Can you work through these direct proofs, using our interactive proof sorters?
This is an interactivity in which you have to sort the steps in the completion of the square into the correct order to prove the formula for the solutions of quadratic equations.
This is an interactivity in which you have to sort into the correct order the steps in the proof of the formula for the sum of a geometric series.
Can you discover whether this is a fair game?
Use this interactivity to sort out the steps of the proof of the formula for the sum of an arithmetic series. The 'thermometer' will tell you how you are doing
Show that for any triangle it is always possible to construct 3 touching circles with centres at the vertices. Is it possible to construct touching circles centred at the vertices of any polygon?
Start with any number of counters in any number of piles. 2 players take it in turns to remove any number of counters from a single pile. The winner is the player to take the last counter.
Prove Pythagoras' Theorem using enlargements and scale factors.
The aim of the game is to slide the green square from the top right hand corner to the bottom left hand corner in the least number of moves.
To avoid losing think of another very well known game where the patterns of play are similar.
With red and blue beads on a circular wire; 'put a red bead between any two of the same colour and a blue between different colours then remove the original beads'. Keep repeating this. What happens?
Three equilateral triangles ABC, AYX and XZB are drawn with the point X a moveable point on AB. The points P, Q and R are the centres of the three triangles. What can you say about triangle PQR?
Make and prove a conjecture about the cyclic quadrilateral inscribed in a circle of radius r that has the maximum perimeter and the maximum area.
in how many ways can you place the numbers 1, 2, 3 … 9 in the nine regions of the Olympic Emblem (5 overlapping circles) so that the amount in each ring is the same?
A mathematically themed crossword.
Play a more cerebral countdown using complex numbers.
Find all the ways of placing the numbers 1 to 9 on a W shape, with 3 numbers on each leg, so that each set of 3 numbers has the same total.
Given the nets of 4 cubes with the faces coloured in 4 colours, build a tower so that on each vertical wall no colour is repeated, that is all 4 colours appear.
The opposite vertices of a square have coordinates (a,b) and (c,d). What are the coordinates of the other vertices?
Give your further pure mathematics skills a workout with this interactive and reusable set of activities.
How good are you at finding the formula for a number pattern ?
If you continue the pattern, can you predict what each of the following areas will be? Try to explain your prediction.
Charlie likes tablecloths that use as many colours as possible, but insists that his tablecloths have some symmetry. Can you work out how many colours he needs for different tablecloth designs?
Can you put the 25 coloured tiles into the 5 x 5 square so that no column, no row and no diagonal line have tiles of the same colour in them?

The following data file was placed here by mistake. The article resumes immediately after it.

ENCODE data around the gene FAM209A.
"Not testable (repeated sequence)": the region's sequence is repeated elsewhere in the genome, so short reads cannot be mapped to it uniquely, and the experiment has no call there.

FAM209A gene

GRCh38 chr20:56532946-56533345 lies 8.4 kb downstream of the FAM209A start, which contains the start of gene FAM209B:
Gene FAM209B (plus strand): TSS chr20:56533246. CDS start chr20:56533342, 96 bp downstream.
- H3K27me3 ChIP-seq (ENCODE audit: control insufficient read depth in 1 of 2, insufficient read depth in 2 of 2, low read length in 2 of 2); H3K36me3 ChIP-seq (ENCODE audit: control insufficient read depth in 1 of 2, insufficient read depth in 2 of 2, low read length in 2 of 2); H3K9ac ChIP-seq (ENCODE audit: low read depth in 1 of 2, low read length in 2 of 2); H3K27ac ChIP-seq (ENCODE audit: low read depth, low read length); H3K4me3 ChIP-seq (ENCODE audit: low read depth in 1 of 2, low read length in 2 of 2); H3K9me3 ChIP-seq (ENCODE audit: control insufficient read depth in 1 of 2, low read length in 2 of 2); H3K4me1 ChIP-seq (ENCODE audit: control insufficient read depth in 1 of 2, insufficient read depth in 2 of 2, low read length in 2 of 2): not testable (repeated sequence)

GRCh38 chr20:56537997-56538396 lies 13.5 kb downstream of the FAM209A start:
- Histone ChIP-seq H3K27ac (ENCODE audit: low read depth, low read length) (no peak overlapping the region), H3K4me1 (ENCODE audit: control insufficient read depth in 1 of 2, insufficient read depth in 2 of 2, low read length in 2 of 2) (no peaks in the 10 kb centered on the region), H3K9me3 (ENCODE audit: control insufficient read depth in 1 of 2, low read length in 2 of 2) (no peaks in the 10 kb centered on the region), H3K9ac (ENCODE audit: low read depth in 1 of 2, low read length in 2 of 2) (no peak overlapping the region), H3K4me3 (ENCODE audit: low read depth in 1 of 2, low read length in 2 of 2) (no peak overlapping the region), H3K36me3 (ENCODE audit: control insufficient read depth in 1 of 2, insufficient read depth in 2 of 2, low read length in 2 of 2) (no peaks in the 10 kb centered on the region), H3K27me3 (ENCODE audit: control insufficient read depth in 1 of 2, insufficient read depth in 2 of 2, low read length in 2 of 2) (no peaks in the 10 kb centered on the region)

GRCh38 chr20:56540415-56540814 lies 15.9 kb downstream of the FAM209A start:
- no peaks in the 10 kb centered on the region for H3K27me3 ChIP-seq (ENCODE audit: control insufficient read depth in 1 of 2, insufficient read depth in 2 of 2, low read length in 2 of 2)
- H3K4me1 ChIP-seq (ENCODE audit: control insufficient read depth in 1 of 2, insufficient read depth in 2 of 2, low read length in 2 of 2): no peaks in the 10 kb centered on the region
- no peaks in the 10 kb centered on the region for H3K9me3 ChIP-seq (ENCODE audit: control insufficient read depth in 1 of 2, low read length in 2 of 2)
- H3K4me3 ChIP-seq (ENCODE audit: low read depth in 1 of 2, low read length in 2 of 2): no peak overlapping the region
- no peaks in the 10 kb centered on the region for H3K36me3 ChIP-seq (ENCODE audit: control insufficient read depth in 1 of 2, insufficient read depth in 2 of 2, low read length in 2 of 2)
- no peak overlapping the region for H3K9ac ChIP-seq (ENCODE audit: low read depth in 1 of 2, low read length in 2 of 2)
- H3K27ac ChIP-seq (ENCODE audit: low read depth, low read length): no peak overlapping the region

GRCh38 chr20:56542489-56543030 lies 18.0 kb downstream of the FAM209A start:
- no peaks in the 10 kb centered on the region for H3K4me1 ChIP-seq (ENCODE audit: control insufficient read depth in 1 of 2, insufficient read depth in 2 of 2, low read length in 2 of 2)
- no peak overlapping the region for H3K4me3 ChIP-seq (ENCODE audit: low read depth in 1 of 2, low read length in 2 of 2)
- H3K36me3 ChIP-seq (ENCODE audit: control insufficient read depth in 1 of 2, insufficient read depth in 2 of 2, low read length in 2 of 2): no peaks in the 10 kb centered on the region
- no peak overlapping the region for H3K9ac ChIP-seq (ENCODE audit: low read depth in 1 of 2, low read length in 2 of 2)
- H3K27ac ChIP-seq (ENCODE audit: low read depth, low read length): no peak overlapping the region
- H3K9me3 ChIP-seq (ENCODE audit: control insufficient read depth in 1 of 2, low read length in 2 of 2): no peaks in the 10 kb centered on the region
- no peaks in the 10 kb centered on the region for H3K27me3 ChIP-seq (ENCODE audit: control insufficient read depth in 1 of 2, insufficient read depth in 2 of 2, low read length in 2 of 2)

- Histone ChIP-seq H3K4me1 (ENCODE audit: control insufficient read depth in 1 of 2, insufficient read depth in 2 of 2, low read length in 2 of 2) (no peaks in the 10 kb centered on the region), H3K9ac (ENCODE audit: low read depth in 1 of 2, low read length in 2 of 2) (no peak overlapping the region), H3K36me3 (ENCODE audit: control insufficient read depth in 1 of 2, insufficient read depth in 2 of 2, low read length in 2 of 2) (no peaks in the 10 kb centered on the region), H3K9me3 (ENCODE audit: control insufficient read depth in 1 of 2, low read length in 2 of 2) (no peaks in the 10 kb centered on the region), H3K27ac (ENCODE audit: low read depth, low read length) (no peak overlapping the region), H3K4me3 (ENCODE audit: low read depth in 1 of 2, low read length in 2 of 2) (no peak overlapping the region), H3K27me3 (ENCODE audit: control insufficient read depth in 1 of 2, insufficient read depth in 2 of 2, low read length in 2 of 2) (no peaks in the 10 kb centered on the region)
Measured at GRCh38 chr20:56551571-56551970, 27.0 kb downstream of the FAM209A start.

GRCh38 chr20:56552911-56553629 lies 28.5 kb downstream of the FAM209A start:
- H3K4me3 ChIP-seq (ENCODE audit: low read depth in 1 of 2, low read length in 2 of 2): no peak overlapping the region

Help the bee to build a stack of blocks far enough to save his friend trapped in the tower.
Take any parallelogram and draw squares on the sides of the parallelogram. What can you prove about the quadrilateral formed by joining the centres of these squares?
Match the cards of the same value.
P is a point on the circumference of a circle radius r which rolls, without slipping, inside a circle of radius 2r. What is the locus of P?
Can you beat the computer in the challenging strategy game?
This set of resources for teachers offers interactive environments to support work on loci at Key Stage 4.
A metal puzzle which led to some mathematical questions.
This resource contains interactive problems to support work on number sequences at Key Stage 4.
Can you set the logic gates so that the number of bulbs which are on is the same as the number of switches which are on?
Players take it in turns to choose a dot on the grid. The winner is the first to have four dots that can be joined to form a square.
A spherical balloon lies inside a wire frame. How much do you need to deflate it to remove it from the frame if it remains a sphere?
This set of resources for teachers offers interactive environments to support work on graphical interpretation at Key Stage 4.
An Excel spreadsheet with an investigation.
A java applet that takes you through the steps needed to solve a Diophantine equation of the form Px+Qy=1 using Euclid's algorithm.
An environment that simulates a protractor carrying a right- angled triangle of unit hypotenuse.
Place a red counter in the top left corner of a 4x4 array, which is covered by 14 other smaller counters, leaving a gap in the bottom right hand corner (HOME). What is the smallest number of moves. . . .
Balancing interactivity with springs and weights.
There are thirteen axes of rotational symmetry of a unit cube. Describe them all. What is the average length of the parts of the axes of symmetry which lie inside the cube?
Try this interactivity to familiarise yourself with the proof that the square root of 2 is irrational. Sort the steps of the proof into the correct order.
Practise your skills of proportional reasoning with this interactive haemocytometer.
Play countdown with vectors.
Use an Excel to investigate division. Explore the relationships between the process elements using an interactive spreadsheet.
A weekly challenge concerning prime numbers.
Play countdown with matrices
The classic vector racing game brought to a screen near you.
How good are you at estimating angles?